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Limitations of Cobras (carbon fiber)?
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zealotnoob


Dec 14, 2009, 2:40 PM
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Limitations of Cobras (carbon fiber)?
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Here and there I've heard allusions to the fact that Cobras are fragile due to their carbon fiber composition.

Is this a real limitation? Are there former Cobra owners out there who have tapped on a piton only to find their Cobra blow away as a cloud of dust? Did some unlucky bloke pull a mixed move only to have the shaft cave like a dried husk?

Or is this a comfortable way of removing an expensive object of desire from the selection pool?


(This post was edited by zealotnoob on Dec 14, 2009, 3:05 PM)


nikmit


Dec 15, 2009, 1:35 AM
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Re: [zealotnoob] Limitations of Cobras (carbon fiber)? [In reply to]
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Everything can brake- especially if one tries REALLY hard Wink
Never herd of broken carbon tool. Have herd of broken aluminum dough Frown. Carbon tools are on the market for a long time so even if there was a problem, it would have been fixed long time ago.
Never used carbon tool, but from what I've head the shaft can be really slippery when is wet, or there's some snow on it.


Partner angry


Dec 15, 2009, 4:04 AM
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Re: [zealotnoob] Limitations of Cobras (carbon fiber)? [In reply to]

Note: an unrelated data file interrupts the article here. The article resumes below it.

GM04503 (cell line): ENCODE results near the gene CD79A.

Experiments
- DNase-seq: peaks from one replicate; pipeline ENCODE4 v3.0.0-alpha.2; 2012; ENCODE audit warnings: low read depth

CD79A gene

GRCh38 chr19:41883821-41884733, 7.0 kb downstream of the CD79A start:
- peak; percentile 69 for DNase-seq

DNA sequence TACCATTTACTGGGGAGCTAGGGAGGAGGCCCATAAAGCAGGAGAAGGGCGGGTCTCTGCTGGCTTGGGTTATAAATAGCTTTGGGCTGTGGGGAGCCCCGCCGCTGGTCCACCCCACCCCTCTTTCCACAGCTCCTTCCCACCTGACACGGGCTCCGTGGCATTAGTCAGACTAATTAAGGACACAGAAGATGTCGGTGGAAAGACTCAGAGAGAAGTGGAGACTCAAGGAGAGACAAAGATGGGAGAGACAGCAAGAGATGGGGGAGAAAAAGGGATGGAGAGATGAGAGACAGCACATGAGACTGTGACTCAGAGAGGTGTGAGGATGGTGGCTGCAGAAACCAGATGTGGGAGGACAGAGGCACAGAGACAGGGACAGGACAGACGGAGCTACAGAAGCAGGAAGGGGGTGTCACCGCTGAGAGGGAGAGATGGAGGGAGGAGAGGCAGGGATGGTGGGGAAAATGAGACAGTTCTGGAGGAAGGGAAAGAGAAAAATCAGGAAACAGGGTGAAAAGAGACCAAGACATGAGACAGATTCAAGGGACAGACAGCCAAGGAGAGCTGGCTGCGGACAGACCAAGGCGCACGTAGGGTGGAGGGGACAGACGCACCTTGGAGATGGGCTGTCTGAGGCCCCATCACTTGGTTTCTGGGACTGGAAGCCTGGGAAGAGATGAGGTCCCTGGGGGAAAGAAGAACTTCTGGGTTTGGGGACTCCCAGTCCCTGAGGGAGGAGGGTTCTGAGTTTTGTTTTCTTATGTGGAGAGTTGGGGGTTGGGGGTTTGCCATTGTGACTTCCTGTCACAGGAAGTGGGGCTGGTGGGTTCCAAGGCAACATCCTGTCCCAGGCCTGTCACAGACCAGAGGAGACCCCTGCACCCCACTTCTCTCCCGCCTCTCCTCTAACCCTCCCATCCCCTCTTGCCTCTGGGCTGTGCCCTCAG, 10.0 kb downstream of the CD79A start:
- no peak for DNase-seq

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I've heard of broken carbon Black Prophets.

Never the new Cobra's.


qwert


Dec 15, 2009, 5:08 AM
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Re: [angry] Limitations of Cobras (carbon fiber)? [In reply to]
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So i guess it would boil down to the standart issues:
carbon breaks, whereas alumium bends.

So something that might put a dent in a aluminium tool, puts a hole in a crabon tool. But i dont know, i am just roughly extrapolating from other carbon vs aluminum things (ie bikes).

qwert


Partner angry


Dec 15, 2009, 5:59 AM
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Re: [qwert] Limitations of Cobras (carbon fiber)? [In reply to]
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Look how far down the shaft there is metal



I wouldn't worry about bashing them apart unless it's some pretty weird and sharp dry tooling. In which case the only thing that would hold would be a monster anyway.


nattfodd


Dec 15, 2009, 6:13 AM
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Re: [zealotnoob] Limitations of Cobras (carbon fiber)? [In reply to]
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I had a similar concern and when I visited the BD factory in Salt Lake, I asked the QA guys. Their answer was that, while freak accidents can of course happen, the forces you need to break the shaft of a cobra were very unlikely to be encountered in real world uses. And perhaps more convincing, they had a test where they banged the shaft on a concrete step a hundred times (to simulate missing while trying to hammer a piton in) and though it looked bruised, the tool was still intact and fully functional.


zealotnoob


Dec 15, 2009, 7:07 AM
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Re: [nattfodd] Limitations of Cobras (carbon fiber)? [In reply to]
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That's enough to dispel a lot of misconceptions right there.


roy_hinkley_jr


Dec 15, 2009, 7:09 AM